August 13, 2015

Top Tips for Building Buyer Personas

Buyer_Persona

How much do you really know about your customers?

What print magazines do they read, and do they regularly spend time on Twitter, for instance? What are some of their key challenges? Where do they go online to get information for their job?

Those kinds of details can actually help you make smarter decisions about your marketing. In fact, building buyer personas that include details about areas such as behavior, motivations and goals is a crucial first step in developing an effective inbound marketing strategy. 

Buyer Personas vs. Target Markets

You've probably noticed a shift in the past few years, from talking about "target markets" to focusing on "buyer personas." While it may look like buyer personas have completely replaced target markets in the marketing conversation, the two concepts aren't mutually exclusive. Knowing your target market actually makes it much easier to develop your buyer personas. 

When you talk about your target market, you probably talk about general information, such as gender, age, income and location. For example, your target market might be men ages 25-50 who make more than $50,000 per year and live in the state of Texas. That's certainly useful because it already reduces your potential marketing pool to a more manageable aggregate of likely buyers. But that's where the target market stops: It only helps you define a large group of potential buyers. 

A buyer persona, on the other hand, is a much more specific archetype based on your existing buyers. Think of it as a distillation of your target market to a handful of individuals who have already consistently demonstrated that they love your product or service. 

Developing Your Buyer Personas

Your target market data gives you a terrific foundation for developing your buyer personas. Think of that data as a springboard to really delve into what your ideal customer or client needs. The next step: Gather even more information. Your marketing and sales teams should sit down together to craft your buyer personas.

While your business may have multiple buyer personas, agree on the most important one. Often, your most important buyer persona will be either the persona who represents the largest majority of your customers, or the persona who consistently makes the biggest-ticket purchases. Once you've chosen your buyer persona, it's time to flesh it out with more details:

  • Interview at least three to five existing clients who epitomize your primary buyer persona. They'll provide vital information on their background, goals and challenges, along with a better understanding of why they chose your company. 
  • Interview a few "bad" customers. They may offer feedback on how your product or service could evolve, and they may be useful for building your "exclusionary personas" — that is, personas for the type of buyer who isn't a great fit for your business. 
  • Talk to anyone within your organization who regularly interacts with these customers, such as your sales team or customer service representatives.  They'll share common questions or complaints they receive from existing customers.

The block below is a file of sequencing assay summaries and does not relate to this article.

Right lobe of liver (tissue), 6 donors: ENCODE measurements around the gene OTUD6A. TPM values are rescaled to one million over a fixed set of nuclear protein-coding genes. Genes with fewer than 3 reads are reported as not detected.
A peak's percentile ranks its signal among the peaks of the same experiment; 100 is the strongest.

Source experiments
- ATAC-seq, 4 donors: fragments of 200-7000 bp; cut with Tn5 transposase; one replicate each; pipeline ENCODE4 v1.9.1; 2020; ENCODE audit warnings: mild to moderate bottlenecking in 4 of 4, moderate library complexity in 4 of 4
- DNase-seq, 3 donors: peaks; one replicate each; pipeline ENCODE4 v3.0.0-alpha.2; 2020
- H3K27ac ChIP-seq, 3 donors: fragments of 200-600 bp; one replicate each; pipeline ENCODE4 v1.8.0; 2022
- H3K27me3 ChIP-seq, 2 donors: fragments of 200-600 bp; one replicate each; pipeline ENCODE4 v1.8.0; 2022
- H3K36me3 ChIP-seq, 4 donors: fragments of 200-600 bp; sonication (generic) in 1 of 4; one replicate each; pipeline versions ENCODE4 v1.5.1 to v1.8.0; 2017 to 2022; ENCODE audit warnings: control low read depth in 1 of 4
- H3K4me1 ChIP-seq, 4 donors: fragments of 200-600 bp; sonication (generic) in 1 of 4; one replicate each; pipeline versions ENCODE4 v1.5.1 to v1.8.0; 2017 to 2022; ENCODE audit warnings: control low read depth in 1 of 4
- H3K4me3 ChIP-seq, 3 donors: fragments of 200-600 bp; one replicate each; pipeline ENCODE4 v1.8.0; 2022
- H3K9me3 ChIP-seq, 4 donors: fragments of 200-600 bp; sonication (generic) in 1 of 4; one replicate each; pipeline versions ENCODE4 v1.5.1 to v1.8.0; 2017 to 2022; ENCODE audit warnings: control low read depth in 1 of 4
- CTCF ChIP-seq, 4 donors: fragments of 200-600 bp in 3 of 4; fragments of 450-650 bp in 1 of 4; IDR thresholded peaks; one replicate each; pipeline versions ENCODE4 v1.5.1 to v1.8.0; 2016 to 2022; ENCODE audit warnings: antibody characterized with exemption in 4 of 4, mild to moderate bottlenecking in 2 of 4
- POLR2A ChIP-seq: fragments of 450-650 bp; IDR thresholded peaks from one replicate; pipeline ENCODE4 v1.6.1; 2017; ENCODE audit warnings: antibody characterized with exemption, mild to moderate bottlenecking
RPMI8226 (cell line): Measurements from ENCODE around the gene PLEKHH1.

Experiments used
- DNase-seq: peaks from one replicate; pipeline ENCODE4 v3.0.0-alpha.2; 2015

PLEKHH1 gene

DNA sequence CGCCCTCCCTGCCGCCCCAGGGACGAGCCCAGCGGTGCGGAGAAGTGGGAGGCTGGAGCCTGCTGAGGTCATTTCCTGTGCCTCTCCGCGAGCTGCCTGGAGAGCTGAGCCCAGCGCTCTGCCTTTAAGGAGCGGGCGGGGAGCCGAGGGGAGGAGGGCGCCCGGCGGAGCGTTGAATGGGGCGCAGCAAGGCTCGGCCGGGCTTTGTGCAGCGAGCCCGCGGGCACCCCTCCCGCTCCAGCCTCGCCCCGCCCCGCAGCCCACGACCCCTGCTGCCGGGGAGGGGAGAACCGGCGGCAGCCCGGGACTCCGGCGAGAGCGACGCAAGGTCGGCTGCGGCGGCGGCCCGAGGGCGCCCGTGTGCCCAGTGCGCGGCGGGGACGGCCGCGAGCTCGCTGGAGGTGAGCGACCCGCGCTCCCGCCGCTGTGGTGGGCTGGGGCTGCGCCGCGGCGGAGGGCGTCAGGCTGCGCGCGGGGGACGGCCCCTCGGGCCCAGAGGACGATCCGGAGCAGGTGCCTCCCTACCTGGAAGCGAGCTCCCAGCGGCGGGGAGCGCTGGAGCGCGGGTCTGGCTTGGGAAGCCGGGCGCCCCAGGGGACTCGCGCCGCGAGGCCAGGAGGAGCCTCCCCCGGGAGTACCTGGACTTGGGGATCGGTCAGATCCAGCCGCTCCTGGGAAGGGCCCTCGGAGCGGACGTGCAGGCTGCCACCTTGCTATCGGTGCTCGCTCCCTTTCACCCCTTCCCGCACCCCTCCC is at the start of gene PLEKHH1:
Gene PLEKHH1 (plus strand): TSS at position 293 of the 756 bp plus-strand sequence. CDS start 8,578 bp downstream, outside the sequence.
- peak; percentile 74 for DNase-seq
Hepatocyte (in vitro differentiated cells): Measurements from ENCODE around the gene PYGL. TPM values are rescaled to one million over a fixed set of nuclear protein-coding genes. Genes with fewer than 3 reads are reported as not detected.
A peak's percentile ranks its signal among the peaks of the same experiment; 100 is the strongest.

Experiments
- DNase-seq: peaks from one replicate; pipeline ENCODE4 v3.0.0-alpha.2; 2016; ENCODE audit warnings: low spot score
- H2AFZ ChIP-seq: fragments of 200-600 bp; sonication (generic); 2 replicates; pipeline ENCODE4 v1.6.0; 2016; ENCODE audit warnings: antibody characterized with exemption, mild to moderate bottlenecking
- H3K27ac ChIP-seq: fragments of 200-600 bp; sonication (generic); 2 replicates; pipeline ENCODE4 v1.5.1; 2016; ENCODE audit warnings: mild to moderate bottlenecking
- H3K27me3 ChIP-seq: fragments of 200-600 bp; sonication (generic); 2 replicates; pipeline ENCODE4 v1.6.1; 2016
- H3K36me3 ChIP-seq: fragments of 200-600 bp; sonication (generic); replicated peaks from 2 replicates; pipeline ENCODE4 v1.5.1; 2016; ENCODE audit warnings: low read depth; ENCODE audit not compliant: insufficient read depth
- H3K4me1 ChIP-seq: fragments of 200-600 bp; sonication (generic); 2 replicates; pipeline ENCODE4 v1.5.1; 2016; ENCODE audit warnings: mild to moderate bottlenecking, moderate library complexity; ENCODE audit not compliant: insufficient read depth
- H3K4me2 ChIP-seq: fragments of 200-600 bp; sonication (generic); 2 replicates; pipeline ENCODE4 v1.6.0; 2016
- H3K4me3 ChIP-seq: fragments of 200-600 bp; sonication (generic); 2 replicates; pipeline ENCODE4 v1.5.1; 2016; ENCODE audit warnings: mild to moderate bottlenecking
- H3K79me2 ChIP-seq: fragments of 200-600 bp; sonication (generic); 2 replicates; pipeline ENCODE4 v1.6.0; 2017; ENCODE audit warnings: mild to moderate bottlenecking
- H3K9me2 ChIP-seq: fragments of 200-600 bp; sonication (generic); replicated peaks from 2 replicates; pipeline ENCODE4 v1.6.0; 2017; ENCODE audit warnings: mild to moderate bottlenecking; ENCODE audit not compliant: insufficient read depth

• Use your contacts database to identify trends in how certain leads and customers interact with your content. 

Your goal is to define each persona's background, challenges and goals so that you can better address their needs and wants as they relate to your product or service.

Sound like a lot of work? Thanks to HubSpot's handy interactive Make My Persona tool, you and your team can create buyer personas in a snap. 

Using Your Buyer Personas

So now you have these lovely descriptions of your ideal customer. What next? Use your buyer personas to make your marketing even more personal and relevant:

  • Build your editorial calendar around your buyer personas. Ensure that every piece of content, from offers to blog posts, aligns with the needs of buyer personas. 
  • Segment your mailing list by persona. Construction Chris and Medical Mary may need the same service from you, but their other interests and concerns are different. Plan your email newsletters accordingly. 
  • Hang out in the right space. Do your buyers spend more time on Facebook or LinkedIn? Are they more likely to listen to a podcast or watch a webinar? Invest in the social media platforms and content formats that best resonate with your buyer personas. 
  • Change your vocabulary. Talking with your buyers will show you how they actually talk about your product — which is probably different than how you talk about it internally. Use vocabulary that mirrors theirs, both online and offline. This may mean revisiting and revising your targeted keywords. 
  • Allocate your resources. Find out which online publications your buyer personas read and where they prefer to get their news. Use these insights to help plan your marketing budget. 
  • Form smart partnerships. Team up with other companies your buyer personas patronize to develop co-branded content. This can be as simple as guest blogs, or as in-depth as a co-published white paper. 

Ultimately all these persona-based tactics will help you attract more qualified leads, market more effectively to those leads and better prepare your sales team to close the deal. That's why buyer persona creation is a critical first step in developing your inbound marketing strategy. To learn more about the next steps, download our free inbound marketing checklist. Free Checklist: How to Run an Inbound Marketing Campaign

Kristin Masters

Kristin Masters is a content marketing specialist with almost a decade's experience in SEO and social marketing. A HubSpot maven, Kristin has developed and implemented inbound marketing strategies for a variety of B2B and B2C clients. Kristin graduated from the University of Florida with an ever-useful specialization in 18th-century British literature. She teaches Bikram yoga.